There were a record half-dozen first-time Grand Slam quarterfinalists in the women’s bracket, including Zidansek, Barbosa, Rybakina and a trio on Wednesday’s schedule: 17-year-old American Coco Gauff, Barbora Krejcikova and Maria Sakkari. Gauff plays Krejcikova, and Sakkari faces 2020 champion Iga Swiatek.


The easing of coronavirus-related restrictions means fans will be able to attend the French Open’s final night session of this year’s tournament on Wednesday, featuring a men’s quarterfinal between Novak Djokovic and Matteo Berrettini.

It also means more folks can be in the stands at Court Philippe Chatrier.

The changes include shifting a curfew – one that forces spectators to leave Roland Garros – from 9 p.m. to 11 p.m. And tournament organizers also moved the start of the night session up an hour to 8 p.m.; the last match of each day’s scheduled had been beginning at 9 p.m.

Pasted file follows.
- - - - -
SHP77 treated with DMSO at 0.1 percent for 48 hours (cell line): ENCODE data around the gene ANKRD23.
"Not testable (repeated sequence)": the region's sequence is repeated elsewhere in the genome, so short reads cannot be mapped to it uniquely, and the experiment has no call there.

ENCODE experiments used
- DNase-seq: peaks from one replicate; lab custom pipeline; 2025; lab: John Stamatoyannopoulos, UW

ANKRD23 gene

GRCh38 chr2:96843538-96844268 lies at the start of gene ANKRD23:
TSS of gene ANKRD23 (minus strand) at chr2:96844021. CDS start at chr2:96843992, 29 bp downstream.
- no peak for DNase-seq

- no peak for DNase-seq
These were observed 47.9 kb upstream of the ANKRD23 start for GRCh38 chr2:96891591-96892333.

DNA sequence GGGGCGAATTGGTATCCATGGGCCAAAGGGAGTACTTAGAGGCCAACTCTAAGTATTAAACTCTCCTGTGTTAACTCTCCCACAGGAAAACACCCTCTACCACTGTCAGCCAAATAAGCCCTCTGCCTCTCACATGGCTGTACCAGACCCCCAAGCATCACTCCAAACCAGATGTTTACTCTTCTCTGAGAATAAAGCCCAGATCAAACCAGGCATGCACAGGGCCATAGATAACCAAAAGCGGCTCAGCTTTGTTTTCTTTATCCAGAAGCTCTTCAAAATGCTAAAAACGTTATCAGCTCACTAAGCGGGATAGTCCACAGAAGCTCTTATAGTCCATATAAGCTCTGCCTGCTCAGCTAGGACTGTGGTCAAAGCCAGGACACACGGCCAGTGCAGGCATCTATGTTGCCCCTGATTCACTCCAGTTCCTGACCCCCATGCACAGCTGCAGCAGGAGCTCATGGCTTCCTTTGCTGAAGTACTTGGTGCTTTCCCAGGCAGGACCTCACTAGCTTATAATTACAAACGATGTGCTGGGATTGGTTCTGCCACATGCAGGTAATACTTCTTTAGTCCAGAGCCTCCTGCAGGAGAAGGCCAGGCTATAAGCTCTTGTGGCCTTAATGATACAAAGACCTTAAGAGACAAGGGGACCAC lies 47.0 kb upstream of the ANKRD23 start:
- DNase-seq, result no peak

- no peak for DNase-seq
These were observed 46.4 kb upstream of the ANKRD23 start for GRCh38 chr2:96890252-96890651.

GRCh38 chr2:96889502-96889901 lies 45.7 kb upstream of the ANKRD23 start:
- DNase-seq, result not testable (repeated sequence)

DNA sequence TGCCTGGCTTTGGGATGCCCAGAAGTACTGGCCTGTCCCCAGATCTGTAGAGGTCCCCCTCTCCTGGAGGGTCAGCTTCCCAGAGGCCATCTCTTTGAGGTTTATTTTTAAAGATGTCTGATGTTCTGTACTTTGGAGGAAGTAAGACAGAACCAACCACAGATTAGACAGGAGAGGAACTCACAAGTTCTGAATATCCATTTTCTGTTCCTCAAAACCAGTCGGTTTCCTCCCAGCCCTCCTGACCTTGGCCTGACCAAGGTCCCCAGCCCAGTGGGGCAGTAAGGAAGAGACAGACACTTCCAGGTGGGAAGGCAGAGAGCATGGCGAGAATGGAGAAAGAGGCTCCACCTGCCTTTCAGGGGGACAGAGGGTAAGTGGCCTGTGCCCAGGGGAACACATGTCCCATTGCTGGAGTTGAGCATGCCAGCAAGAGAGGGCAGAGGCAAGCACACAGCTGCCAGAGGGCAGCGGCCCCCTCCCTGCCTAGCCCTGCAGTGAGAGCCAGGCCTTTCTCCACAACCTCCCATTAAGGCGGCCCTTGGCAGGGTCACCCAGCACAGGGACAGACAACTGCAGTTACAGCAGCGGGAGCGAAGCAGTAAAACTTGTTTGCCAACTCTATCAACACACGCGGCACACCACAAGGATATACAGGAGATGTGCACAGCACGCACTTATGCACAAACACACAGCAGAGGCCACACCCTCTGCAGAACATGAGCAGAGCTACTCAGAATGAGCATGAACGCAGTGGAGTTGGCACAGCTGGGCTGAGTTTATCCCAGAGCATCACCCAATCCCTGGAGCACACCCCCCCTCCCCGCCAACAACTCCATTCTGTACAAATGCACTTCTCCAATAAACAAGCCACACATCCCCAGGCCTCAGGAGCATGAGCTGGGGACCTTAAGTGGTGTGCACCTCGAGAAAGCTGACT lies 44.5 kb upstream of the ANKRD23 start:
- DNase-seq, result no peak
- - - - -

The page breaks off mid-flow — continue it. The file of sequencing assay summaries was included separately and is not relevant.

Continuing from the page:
Another difference Wednesday: Up to 5,000 fans will be allowed inside the main stadium for the final five days of the tournament.

Previously, only 1,000 spectators were permitted inside Chatrier this year.

A new electronic health pass system will be used to monitor fans as of Wednesday, too.


A week after a narrow first-round French Open loss, Bianca Andreescu split with the coach who helped her win the 2019 U.S. Open championship.

The No. 7-ranked Andreescu posted on social media Tuesday that she and Sylvain Bruneau “have mutually decided to end our incredible coaching relationship.”

They worked together for four years.

Andreescu described him as a “coach, mentor and friend” and also wrote: “Sylvain was more than a coach… he is family.”

At Roland Garros, Andreescu lost 9-7 in the third set in the opening round against Tamara Zidansek, a Slovenian ranked 85th who won Tuesday to reach the semifinals in Paris.